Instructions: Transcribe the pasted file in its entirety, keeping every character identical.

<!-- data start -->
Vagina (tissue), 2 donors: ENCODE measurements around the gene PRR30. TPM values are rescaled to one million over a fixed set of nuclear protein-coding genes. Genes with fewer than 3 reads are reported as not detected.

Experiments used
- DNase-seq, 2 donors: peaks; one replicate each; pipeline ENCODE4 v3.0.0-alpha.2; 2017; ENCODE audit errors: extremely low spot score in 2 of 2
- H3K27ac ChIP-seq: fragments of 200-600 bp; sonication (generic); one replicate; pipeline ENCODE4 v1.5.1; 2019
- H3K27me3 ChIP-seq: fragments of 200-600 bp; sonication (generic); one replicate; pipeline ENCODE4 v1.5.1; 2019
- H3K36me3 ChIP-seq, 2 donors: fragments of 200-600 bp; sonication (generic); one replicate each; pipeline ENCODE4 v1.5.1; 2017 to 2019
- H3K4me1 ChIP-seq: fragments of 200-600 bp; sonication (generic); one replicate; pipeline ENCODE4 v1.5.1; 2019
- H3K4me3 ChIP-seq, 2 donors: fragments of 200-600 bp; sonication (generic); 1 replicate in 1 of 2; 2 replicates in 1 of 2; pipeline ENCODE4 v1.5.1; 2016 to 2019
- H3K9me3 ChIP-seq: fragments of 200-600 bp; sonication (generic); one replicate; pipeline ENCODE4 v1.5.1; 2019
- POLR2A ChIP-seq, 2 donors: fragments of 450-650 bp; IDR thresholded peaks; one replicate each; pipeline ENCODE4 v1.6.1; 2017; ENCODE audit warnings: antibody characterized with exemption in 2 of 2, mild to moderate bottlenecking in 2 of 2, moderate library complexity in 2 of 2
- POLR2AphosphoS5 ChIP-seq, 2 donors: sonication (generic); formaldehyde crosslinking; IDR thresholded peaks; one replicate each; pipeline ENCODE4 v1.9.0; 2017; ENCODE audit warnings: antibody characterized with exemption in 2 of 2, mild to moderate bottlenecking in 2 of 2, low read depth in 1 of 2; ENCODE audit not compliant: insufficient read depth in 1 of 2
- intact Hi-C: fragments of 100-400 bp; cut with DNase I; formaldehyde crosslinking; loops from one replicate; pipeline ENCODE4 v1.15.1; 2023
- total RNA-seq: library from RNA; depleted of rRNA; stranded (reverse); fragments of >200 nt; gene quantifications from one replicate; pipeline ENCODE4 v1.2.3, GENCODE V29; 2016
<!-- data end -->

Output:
Vagina (tissue), 2 donors: ENCODE measurements around the gene PRR30. TPM values are rescaled to one million over a fixed set of nuclear protein-coding genes. Genes with fewer than 3 reads are reported as not detected.

Experiments used
- DNase-seq, 2 donors: peaks; one replicate each; pipeline ENCODE4 v3.0.0-alpha.2; 2017; ENCODE audit errors: extremely low spot score in 2 of 2
- H3K27ac ChIP-seq: fragments of 200-600 bp; sonication (generic); one replicate; pipeline ENCODE4 v1.5.1; 2019
- H3K27me3 ChIP-seq: fragments of 200-600 bp; sonication (generic); one replicate; pipeline ENCODE4 v1.5.1; 2019
- H3K36me3 ChIP-seq, 2 donors: fragments of 200-600 bp; sonication (generic); one replicate each; pipeline ENCODE4 v1.5.1; 2017 to 2019
- H3K4me1 ChIP-seq: fragments of 200-600 bp; sonication (generic); one replicate; pipeline ENCODE4 v1.5.1; 2019
- H3K4me3 ChIP-seq, 2 donors: fragments of 200-600 bp; sonication (generic); 1 replicate in 1 of 2; 2 replicates in 1 of 2; pipeline ENCODE4 v1.5.1; 2016 to 2019
- H3K9me3 ChIP-seq: fragments of 200-600 bp; sonication (generic); one replicate; pipeline ENCODE4 v1.5.1; 2019
- POLR2A ChIP-seq, 2 donors: fragments of 450-650 bp; IDR thresholded peaks; one replicate each; pipeline ENCODE4 v1.6.1; 2017; ENCODE audit warnings: antibody characterized with exemption in 2 of 2, mild to moderate bottlenecking in 2 of 2, moderate library complexity in 2 of 2
- POLR2AphosphoS5 ChIP-seq, 2 donors: sonication (generic); formaldehyde crosslinking; IDR thresholded peaks; one replicate each; pipeline ENCODE4 v1.9.0; 2017; ENCODE audit warnings: antibody characterized with exemption in 2 of 2, mild to moderate bottlenecking in 2 of 2, low read depth in 1 of 2; ENCODE audit not compliant: insufficient read depth in 1 of 2
- intact Hi-C: fragments of 100-400 bp; cut with DNase I; formaldehyde crosslinking; loops from one replicate; pipeline ENCODE4 v1.15.1; 2023
- total RNA-seq: library from RNA; depleted of rRNA; stranded (reverse); fragments of >200 nt; gene quantifications from one replicate; pipeline ENCODE4 v1.2.3, GENCODE V29; 2016